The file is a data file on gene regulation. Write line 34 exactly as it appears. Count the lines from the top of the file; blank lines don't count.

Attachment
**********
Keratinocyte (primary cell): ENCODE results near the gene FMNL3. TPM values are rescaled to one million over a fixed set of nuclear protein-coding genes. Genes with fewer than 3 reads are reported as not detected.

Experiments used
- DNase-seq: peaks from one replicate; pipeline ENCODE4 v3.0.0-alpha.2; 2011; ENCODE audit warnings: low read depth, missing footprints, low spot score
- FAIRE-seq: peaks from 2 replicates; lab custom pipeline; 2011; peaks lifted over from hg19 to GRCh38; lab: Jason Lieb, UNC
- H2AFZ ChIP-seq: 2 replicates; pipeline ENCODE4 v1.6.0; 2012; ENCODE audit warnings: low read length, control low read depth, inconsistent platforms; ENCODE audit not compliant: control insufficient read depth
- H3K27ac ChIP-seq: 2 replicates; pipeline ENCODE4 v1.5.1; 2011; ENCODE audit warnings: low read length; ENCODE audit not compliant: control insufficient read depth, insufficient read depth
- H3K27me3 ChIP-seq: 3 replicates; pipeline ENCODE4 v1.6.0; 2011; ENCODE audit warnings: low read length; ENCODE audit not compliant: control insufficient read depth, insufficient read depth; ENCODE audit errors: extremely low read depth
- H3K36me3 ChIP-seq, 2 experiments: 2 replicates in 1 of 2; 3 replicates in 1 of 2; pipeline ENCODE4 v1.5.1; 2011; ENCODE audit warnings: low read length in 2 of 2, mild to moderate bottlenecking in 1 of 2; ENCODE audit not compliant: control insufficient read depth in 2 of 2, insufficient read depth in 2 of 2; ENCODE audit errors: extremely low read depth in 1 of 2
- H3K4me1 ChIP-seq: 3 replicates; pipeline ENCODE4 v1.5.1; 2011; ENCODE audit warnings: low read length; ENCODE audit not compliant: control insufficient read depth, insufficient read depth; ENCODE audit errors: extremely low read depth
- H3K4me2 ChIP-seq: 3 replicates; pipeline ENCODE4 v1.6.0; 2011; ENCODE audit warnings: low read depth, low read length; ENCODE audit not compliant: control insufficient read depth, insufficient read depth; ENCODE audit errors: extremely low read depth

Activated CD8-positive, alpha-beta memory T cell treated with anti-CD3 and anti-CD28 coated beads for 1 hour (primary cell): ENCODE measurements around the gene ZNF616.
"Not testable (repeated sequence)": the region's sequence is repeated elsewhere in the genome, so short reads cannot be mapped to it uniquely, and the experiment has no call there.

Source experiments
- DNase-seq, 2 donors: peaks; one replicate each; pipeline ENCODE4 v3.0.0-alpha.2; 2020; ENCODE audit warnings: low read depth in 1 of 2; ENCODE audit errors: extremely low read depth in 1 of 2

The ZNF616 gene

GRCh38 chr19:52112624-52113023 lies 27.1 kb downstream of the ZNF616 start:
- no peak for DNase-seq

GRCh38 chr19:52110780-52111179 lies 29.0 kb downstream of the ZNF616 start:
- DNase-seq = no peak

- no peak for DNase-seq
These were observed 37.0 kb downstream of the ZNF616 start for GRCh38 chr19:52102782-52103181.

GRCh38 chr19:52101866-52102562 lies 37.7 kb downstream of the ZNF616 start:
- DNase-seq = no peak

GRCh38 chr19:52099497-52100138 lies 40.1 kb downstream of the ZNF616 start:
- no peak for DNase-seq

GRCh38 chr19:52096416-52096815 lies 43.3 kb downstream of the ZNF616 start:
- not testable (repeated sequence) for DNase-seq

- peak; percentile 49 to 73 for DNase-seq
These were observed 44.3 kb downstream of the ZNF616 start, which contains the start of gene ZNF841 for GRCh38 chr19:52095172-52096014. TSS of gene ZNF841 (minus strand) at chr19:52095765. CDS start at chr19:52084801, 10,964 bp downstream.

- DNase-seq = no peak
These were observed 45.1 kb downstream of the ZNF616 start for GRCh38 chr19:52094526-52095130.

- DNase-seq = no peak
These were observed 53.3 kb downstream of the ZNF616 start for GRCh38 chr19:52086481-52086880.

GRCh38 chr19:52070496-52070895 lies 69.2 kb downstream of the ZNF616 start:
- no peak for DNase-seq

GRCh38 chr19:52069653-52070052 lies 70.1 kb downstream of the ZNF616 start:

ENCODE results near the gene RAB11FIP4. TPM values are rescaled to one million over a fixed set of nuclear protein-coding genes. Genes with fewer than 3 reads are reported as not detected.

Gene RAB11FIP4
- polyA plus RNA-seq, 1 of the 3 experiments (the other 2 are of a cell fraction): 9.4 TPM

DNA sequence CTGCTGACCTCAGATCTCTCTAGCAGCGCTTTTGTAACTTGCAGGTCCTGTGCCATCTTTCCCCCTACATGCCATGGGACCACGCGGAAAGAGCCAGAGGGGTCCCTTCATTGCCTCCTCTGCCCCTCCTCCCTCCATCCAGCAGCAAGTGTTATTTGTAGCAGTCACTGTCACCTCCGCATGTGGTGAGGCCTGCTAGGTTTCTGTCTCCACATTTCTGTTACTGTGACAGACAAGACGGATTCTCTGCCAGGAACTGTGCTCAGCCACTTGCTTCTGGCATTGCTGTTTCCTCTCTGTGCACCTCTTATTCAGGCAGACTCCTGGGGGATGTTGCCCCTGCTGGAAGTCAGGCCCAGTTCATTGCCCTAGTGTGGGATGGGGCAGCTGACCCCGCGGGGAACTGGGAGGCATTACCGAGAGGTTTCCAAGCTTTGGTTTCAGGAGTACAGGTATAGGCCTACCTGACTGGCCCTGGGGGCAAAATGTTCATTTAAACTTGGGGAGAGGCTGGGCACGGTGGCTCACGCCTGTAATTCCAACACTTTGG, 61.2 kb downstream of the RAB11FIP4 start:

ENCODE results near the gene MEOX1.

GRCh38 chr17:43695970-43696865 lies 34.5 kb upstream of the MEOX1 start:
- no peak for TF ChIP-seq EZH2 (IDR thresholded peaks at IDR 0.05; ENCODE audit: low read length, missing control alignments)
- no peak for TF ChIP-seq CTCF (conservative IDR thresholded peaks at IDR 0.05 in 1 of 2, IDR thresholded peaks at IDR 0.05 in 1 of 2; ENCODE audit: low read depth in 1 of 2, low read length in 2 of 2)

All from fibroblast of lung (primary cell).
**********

GRCh38 chr19:52070496-52070895 lies 69.2 kb downstream of the ZNF616 start: